A lyrical, musical, polemical road movie, THEY WERE PROMISED THE SEA is an intimate journey shot in Morocco, Israel and Palestine, and New York. The film exposes the political maneuvering that separated communities that had lived together for thousands of years, and also gives voice to those who resisted and continue to resist the separation of Arab and Jew.
Writer and filmmaker Kathy Wazana’s research into her family origins in Morocco unleashed a complex web of questions about Arab-Jewish dual identity, political opportunism, and the challenges faced by those torn between concepts of a Homeland and a Promised Land. Wazana gives unique access to a cast of characters that includes a Jewish advisor to the King of Morocco; the director of the only Jewish museum in the Arab world; a Muslim-Moroccan musician and jeweler who longs for the return of his Jewish friends from Israel; and a Moroccan-Israeli living in exile in New York, whose poetry is dedicated to the beloved Palestinian national poet Mahmoud Darwish.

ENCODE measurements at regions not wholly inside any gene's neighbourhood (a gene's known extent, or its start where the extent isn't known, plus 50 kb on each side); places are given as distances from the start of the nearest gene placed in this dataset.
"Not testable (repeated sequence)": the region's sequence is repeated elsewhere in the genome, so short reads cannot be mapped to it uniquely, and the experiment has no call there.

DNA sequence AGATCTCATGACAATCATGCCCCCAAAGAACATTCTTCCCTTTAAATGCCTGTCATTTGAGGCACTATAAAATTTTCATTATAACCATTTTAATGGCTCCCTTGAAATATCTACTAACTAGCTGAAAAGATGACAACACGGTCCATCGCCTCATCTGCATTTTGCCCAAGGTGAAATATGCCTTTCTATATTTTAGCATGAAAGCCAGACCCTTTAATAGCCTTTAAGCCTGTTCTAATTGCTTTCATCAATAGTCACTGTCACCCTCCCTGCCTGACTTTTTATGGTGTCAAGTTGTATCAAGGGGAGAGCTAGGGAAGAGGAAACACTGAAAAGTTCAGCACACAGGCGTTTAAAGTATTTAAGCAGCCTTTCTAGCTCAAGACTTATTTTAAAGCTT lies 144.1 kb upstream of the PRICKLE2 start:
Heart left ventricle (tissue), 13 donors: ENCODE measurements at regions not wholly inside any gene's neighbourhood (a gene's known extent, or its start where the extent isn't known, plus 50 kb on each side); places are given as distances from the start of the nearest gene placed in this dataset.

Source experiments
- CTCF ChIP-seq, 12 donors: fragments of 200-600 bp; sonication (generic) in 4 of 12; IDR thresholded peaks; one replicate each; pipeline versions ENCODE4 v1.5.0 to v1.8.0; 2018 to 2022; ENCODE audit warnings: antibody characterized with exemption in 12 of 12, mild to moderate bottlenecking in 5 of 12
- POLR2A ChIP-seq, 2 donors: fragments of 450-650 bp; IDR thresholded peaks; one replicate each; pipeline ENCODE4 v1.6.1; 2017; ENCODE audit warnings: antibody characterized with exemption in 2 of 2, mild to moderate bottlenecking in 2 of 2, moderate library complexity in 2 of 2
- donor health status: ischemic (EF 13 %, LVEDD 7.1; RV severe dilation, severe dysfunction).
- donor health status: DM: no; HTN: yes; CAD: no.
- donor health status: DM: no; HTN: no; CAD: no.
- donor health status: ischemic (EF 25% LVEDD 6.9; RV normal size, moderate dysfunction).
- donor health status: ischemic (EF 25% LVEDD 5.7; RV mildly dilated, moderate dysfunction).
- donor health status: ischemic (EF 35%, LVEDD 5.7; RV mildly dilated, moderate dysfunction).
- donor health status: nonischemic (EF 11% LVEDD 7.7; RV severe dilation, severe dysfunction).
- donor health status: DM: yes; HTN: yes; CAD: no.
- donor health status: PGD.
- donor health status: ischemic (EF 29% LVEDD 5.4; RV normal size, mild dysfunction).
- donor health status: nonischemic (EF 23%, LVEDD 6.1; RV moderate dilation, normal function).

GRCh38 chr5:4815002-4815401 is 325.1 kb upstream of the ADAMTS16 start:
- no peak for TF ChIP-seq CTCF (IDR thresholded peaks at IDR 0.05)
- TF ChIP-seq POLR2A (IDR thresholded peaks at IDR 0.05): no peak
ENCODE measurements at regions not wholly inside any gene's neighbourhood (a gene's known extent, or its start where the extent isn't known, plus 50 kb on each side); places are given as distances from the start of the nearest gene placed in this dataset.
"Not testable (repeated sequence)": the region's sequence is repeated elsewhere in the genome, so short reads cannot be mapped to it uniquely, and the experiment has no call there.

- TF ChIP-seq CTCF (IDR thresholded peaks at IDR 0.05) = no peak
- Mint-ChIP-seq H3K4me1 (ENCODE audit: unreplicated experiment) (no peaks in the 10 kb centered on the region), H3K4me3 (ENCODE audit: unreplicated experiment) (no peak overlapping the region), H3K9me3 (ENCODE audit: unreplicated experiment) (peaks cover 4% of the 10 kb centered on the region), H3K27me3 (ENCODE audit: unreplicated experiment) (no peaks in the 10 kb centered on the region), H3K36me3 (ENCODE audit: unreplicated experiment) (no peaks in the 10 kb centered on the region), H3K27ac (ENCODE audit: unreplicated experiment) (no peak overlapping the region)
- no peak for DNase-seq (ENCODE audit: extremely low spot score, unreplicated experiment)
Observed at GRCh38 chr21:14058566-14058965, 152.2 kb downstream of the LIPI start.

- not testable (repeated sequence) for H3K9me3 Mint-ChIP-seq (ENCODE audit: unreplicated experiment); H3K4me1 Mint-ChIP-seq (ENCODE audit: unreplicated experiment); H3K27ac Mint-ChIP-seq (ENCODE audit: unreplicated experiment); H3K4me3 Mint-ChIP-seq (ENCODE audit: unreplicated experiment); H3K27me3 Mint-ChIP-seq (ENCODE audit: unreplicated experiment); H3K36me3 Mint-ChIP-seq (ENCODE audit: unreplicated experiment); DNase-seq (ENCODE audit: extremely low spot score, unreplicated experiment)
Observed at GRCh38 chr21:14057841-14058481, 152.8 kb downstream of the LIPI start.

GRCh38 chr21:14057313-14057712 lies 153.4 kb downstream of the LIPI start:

In Morocco, brotherhood has continued to exist between supposed “enemies”. Every scene and encounter, every witness, reminds us that there is another history of Jewish/Arab/Muslim coexistence—a history suppressed because it doesn’t fit the narrative which claims that Jews were persecuted and expelled from their Arab homeland, and that 850,000 Arab Jews are refugees. The film’s haunting score consists of original recordings of Andalusian and Sephardic music, performed in Arabic, Hebrew and the endangered Judeo-Spanish language, Ladino. In one memorable scene, a Rabbi and an Imam, backed by a Sufi orchestra, perform liturgical poetry to Andalusian music in Hebrew and Arabic—seamlessly moving from Adonai to Allah, and providing a breathtaking glimpse of the genuinely symbiotic relationship of Jewish and Muslim Arab cultural heritage.
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